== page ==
What is the meaning of "what you have in water" in the following sentence,
Burn something and - whether it's melted or not - you have changed its chemical character, because it become bound to an oxidant (often oxygen -- ooh, what a coincidence!?! -- but not always e.g. you can burn sodium in gaseous chlorine to make salt) and released energy, so you will never get back your starting material without putting back into the system more energy than it gave up in burning.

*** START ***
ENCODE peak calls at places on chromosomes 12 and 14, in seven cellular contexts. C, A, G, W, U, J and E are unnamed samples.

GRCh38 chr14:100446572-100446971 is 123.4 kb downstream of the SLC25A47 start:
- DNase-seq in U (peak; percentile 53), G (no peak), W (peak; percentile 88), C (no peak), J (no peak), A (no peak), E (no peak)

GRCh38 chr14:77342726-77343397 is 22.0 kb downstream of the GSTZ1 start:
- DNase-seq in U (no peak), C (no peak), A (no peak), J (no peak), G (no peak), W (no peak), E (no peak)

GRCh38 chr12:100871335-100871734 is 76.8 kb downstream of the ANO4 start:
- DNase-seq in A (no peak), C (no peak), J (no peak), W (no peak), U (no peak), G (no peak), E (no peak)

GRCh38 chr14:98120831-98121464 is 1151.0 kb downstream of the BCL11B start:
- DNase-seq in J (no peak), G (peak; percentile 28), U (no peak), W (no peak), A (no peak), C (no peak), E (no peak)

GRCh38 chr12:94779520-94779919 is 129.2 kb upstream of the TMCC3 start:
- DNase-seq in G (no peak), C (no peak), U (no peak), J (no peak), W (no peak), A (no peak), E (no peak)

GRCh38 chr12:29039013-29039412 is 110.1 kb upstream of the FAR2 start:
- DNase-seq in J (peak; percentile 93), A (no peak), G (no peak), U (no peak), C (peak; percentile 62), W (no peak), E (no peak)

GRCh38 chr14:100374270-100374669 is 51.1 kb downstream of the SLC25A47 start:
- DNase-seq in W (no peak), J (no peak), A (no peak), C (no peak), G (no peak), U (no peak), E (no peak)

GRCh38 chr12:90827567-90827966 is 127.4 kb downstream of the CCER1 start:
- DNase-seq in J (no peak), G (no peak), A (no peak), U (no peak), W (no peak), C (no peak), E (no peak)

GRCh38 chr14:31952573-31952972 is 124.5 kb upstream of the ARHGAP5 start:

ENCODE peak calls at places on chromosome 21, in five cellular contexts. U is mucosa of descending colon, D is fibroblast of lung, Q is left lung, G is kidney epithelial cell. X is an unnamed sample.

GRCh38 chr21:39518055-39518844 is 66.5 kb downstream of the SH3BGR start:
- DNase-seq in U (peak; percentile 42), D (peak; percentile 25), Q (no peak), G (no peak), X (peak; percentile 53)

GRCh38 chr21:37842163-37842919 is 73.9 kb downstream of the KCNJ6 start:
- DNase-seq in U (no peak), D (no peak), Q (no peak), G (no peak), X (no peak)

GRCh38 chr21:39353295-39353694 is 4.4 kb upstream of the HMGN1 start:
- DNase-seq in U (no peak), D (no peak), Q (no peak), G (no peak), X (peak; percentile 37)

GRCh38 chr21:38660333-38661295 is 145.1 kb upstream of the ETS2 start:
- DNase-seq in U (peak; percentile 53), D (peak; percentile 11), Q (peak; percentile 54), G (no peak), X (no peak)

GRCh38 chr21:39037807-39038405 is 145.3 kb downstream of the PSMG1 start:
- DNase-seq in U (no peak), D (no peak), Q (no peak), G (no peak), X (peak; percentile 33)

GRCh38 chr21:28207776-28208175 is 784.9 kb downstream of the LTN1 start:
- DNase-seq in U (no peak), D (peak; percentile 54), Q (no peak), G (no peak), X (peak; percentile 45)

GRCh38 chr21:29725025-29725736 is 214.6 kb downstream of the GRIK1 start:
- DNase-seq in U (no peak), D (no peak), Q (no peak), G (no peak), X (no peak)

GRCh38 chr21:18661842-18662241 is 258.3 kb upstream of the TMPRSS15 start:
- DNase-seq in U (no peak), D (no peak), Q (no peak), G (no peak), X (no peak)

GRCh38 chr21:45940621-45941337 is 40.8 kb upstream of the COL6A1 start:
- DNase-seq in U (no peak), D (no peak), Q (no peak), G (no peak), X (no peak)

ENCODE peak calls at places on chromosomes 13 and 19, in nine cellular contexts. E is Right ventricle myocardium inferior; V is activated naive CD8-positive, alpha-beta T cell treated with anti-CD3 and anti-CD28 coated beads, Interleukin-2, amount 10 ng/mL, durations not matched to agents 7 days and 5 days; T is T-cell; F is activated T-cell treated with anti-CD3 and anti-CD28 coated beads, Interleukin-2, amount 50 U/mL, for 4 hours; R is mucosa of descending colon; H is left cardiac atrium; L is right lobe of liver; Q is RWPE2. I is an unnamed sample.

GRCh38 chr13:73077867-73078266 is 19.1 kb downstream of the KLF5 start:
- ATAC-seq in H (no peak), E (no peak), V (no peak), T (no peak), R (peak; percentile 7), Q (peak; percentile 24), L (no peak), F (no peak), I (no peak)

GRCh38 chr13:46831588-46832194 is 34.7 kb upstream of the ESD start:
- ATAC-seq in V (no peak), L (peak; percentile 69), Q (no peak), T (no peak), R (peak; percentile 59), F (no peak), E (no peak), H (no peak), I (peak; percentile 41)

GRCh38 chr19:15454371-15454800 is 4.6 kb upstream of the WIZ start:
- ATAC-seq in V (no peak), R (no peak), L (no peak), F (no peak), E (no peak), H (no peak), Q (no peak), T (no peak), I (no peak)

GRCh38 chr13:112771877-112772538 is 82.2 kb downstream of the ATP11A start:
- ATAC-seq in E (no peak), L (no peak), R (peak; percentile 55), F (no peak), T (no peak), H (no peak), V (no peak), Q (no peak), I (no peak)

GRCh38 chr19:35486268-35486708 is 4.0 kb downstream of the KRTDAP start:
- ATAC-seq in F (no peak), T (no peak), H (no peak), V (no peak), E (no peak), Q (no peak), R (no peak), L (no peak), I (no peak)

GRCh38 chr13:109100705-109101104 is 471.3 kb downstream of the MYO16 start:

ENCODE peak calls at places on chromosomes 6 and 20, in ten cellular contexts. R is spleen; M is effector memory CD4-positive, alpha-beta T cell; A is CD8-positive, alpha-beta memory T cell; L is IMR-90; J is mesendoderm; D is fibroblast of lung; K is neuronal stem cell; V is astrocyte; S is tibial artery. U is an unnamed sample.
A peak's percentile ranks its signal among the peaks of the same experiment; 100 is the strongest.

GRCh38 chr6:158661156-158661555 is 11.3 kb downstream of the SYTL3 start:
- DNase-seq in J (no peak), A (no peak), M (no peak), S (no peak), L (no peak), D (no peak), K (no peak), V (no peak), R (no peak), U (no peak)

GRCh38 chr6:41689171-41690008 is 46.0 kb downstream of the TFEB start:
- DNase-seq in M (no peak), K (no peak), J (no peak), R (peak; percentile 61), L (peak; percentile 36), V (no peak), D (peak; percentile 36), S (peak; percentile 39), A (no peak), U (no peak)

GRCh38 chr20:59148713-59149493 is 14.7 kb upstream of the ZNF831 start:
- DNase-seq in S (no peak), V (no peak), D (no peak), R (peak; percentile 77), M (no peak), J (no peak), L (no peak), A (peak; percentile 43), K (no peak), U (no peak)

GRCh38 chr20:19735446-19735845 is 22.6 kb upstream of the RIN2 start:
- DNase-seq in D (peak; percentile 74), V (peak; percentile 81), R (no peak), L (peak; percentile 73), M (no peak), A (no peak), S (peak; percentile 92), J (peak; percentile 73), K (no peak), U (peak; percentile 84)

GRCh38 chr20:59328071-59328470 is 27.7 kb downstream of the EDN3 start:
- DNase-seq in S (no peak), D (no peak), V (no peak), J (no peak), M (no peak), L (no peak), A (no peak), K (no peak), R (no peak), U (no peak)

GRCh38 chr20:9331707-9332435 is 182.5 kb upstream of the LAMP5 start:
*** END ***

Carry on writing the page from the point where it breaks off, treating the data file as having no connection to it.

And that's why we'll never have water-powered cars - you can't burn hydrogen any more than what you have in water. Water is hydrogen ash.
source: Mick Wilson's writing in https://www.quora.com/What-is-the-difference-between-melting-and-burning
Does "You can't burn hydrogen any more than what you have in water" mean "You can't burn hydrogen any more than hydrogen in water" ?